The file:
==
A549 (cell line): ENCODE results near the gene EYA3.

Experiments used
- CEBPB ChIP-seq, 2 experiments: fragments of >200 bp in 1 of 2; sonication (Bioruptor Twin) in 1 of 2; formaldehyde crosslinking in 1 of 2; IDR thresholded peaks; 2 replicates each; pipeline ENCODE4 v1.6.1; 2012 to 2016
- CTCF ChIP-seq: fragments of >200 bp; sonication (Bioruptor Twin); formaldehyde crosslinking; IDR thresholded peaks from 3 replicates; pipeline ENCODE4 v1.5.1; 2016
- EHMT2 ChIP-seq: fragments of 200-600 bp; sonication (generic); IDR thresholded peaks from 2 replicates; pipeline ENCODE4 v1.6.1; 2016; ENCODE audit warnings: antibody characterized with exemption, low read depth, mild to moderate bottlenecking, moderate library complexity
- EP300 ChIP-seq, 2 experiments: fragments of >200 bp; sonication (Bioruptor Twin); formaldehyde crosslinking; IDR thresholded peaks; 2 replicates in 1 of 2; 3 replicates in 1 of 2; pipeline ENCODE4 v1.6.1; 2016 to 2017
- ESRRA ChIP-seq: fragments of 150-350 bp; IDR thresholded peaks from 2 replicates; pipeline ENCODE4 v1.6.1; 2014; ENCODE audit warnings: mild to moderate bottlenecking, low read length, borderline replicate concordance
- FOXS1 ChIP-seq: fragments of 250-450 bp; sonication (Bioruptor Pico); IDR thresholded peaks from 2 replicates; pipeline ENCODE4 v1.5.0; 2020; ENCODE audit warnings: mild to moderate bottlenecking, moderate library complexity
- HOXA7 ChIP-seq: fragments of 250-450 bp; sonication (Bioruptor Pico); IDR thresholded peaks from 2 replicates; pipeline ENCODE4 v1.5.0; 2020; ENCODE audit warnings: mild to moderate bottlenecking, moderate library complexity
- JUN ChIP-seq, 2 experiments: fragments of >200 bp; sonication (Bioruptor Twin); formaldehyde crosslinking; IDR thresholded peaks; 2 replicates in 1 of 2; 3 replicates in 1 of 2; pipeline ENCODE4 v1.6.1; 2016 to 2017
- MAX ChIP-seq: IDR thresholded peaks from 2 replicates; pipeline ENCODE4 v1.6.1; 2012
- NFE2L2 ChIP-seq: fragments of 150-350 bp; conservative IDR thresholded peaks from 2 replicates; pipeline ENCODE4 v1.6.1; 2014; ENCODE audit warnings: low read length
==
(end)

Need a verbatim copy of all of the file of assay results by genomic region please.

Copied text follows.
A549 (cell line): ENCODE results near the gene EYA3.

Experiments used
- CEBPB ChIP-seq, 2 experiments: fragments of >200 bp in 1 of 2; sonication (Bioruptor Twin) in 1 of 2; formaldehyde crosslinking in 1 of 2; IDR thresholded peaks; 2 replicates each; pipeline ENCODE4 v1.6.1; 2012 to 2016
- CTCF ChIP-seq: fragments of >200 bp; sonication (Bioruptor Twin); formaldehyde crosslinking; IDR thresholded peaks from 3 replicates; pipeline ENCODE4 v1.5.1; 2016
- EHMT2 ChIP-seq: fragments of 200-600 bp; sonication (generic); IDR thresholded peaks from 2 replicates; pipeline ENCODE4 v1.6.1; 2016; ENCODE audit warnings: antibody characterized with exemption, low read depth, mild to moderate bottlenecking, moderate library complexity
- EP300 ChIP-seq, 2 experiments: fragments of >200 bp; sonication (Bioruptor Twin); formaldehyde crosslinking; IDR thresholded peaks; 2 replicates in 1 of 2; 3 replicates in 1 of 2; pipeline ENCODE4 v1.6.1; 2016 to 2017
- ESRRA ChIP-seq: fragments of 150-350 bp; IDR thresholded peaks from 2 replicates; pipeline ENCODE4 v1.6.1; 2014; ENCODE audit warnings: mild to moderate bottlenecking, low read length, borderline replicate concordance
- FOXS1 ChIP-seq: fragments of 250-450 bp; sonication (Bioruptor Pico); IDR thresholded peaks from 2 replicates; pipeline ENCODE4 v1.5.0; 2020; ENCODE audit warnings: mild to moderate bottlenecking, moderate library complexity
- HOXA7 ChIP-seq: fragments of 250-450 bp; sonication (Bioruptor Pico); IDR thresholded peaks from 2 replicates; pipeline ENCODE4 v1.5.0; 2020; ENCODE audit warnings: mild to moderate bottlenecking, moderate library complexity
- JUN ChIP-seq, 2 experiments: fragments of >200 bp; sonication (Bioruptor Twin); formaldehyde crosslinking; IDR thresholded peaks; 2 replicates in 1 of 2; 3 replicates in 1 of 2; pipeline ENCODE4 v1.6.1; 2016 to 2017
- MAX ChIP-seq: IDR thresholded peaks from 2 replicates; pipeline ENCODE4 v1.6.1; 2012
- NFE2L2 ChIP-seq: fragments of 150-350 bp; conservative IDR thresholded peaks from 2 replicates; pipeline ENCODE4 v1.6.1; 2014; ENCODE audit warnings: low read length